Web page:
images (51)The Hobby Lobby decision also reintroduces the antediluvian concept of women as children unable to make decisions about our own bodies. Not since the abolition of slavery have men had the right to own women’s bodies. Yet the men who serve on our country”s highest court and who voted to allow the erosion of our constitution, are determined to take us back to a very dark time in history and many people don’t understand why?

Perhaps, the most perverse dimension of this decision is that it gives control of our bodies to corporations. The thought of it makes me want to throw up! If this isn’t a call for single payer health insurance, I can’t think of an another example that so clearly illustrates why the concept of health insurance being tied to ones employment is no longer a viable option. In this age of technology, international commerce, and the rise in freelance and “permalance” employment, it is an arrangement that has seen its time. (“Permalance” is a vehicle used by employers who do not want to provide benefits, including healthcare, at all.) Now, added to this is the privilege given to employers by our Supreme Court to be able to determine the healthcare needs of their employees.

Several of my friends and acquaintances have asked me, “what can we do?” The expected outcry against this violation of human rights is from women of child bearing age. And, they should be screaming from the rooftops. We, as aging boomers and seniors, need to use our voices too. More important, however, is using our right to vote while we still have it to demonstrate how disgusted we are with those in power who would like us to be irrelevant. Seniors, both men and women, represent the highest voting demographic in the United States. We need to leverage this statistic wisely.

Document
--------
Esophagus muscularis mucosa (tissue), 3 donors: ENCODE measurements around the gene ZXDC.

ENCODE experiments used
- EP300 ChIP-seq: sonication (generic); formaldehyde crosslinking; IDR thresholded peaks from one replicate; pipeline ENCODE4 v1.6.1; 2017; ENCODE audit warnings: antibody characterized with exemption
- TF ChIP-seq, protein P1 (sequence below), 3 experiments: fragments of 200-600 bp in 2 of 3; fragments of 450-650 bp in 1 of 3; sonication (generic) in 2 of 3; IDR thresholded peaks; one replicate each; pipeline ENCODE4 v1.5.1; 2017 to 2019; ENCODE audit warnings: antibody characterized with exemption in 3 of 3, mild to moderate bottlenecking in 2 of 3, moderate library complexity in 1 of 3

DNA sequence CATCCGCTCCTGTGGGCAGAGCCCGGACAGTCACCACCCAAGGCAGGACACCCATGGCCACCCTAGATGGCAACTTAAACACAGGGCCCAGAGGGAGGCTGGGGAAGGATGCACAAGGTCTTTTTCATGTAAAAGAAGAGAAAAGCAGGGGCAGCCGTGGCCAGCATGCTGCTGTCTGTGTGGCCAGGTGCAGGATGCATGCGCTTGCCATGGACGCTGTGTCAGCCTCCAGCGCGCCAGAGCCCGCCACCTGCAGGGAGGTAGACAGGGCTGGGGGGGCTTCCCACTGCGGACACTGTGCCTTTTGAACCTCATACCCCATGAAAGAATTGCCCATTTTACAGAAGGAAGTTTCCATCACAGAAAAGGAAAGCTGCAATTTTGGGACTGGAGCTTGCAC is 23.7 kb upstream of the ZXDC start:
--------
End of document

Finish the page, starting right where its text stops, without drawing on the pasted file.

Our uteruses may no longer be fertile. Our minds, however, are more fertile than ever before. We now possess years of accumulated wisdom, and it is our responsibility to share. This, along with our determination as voters, enables us to exhibit a strength and power that we have shown before…during the Civil Rights Movement, the Feminist Movement (We did do that once, didn’t we?), the Anti-War Movement, and the Gay Rights Movement. We started those movements in the 60’s, and now we are in our sixties. We can’t quit now. If we want our daughters and granddaughters to know that they have to be vigilant in order to be free, we need to lead by example. How? First, by using our voices, and second by using our vote. Or, maybe it’s the other way around.

Yes, we are stuck with this Supreme Court shaped by George W. Bush during his second term in office which doesn’t mean that the tide of public opinion evidenced by who we vote for will not have a role to play as we move forward. As social workers, citizens, and long time members of our society, our individual and collective consciences demand we lead the way. We are not divested of our responsibility to society as we grow older; it’s the other way around. By virtue of our lives lived, the experiences we’ve had, and the wisdom we have gathered, it is incumbent upon us to take a leading role when speaking up for social injustices wherever we see them.